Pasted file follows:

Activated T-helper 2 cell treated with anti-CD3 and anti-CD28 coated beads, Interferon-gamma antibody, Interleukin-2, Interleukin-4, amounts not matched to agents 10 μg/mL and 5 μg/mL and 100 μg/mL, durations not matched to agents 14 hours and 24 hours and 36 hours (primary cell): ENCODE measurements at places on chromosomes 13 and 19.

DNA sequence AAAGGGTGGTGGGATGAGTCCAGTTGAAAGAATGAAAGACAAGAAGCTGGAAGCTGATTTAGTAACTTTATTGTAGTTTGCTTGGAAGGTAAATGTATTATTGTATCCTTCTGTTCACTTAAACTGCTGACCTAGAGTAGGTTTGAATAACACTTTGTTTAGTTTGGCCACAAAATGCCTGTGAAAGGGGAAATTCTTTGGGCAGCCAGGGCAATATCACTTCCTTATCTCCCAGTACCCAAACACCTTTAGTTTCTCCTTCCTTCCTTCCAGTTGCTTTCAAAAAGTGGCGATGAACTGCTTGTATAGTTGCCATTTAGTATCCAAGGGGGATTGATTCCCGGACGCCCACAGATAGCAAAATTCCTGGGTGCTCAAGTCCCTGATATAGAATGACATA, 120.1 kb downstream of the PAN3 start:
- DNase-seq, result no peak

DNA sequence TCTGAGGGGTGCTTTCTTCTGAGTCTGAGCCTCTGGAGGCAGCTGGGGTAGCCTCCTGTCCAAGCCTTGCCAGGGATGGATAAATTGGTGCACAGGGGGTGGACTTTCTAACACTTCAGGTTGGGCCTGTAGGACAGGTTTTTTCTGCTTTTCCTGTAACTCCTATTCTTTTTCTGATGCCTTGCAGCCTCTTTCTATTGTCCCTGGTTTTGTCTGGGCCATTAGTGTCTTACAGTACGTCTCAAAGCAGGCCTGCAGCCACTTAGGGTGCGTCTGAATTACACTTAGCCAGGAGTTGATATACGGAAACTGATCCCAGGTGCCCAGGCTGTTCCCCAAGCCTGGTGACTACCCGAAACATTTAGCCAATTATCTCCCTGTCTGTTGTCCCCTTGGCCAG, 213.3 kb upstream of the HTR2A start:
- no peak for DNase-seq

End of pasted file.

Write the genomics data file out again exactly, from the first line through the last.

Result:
Activated T-helper 2 cell treated with anti-CD3 and anti-CD28 coated beads, Interferon-gamma antibody, Interleukin-2, Interleukin-4, amounts not matched to agents 10 μg/mL and 5 μg/mL and 100 μg/mL, durations not matched to agents 14 hours and 24 hours and 36 hours (primary cell): ENCODE measurements at places on chromosomes 13 and 19.

DNA sequence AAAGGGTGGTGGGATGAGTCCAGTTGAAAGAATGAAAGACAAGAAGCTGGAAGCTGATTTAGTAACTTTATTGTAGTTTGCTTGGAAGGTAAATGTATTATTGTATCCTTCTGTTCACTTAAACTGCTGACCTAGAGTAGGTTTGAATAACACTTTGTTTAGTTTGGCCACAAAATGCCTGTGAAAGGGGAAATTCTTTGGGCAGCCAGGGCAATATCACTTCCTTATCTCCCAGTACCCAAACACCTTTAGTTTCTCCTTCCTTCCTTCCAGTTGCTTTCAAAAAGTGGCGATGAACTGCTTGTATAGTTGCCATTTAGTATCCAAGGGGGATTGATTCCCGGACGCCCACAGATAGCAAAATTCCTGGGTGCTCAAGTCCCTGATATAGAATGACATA, 120.1 kb downstream of the PAN3 start:
- DNase-seq, result no peak

DNA sequence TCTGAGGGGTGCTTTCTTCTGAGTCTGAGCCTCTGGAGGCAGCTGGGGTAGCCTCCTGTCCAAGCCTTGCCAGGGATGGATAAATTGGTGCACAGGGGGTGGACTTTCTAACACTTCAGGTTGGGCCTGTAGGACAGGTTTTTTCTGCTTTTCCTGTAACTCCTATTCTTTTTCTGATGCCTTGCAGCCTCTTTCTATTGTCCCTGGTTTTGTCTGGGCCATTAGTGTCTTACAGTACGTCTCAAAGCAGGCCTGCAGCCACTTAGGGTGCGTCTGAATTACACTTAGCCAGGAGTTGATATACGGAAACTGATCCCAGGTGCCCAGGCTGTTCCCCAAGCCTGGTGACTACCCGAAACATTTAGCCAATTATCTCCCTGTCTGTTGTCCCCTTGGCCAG, 213.3 kb upstream of the HTR2A start:
- no peak for DNase-seq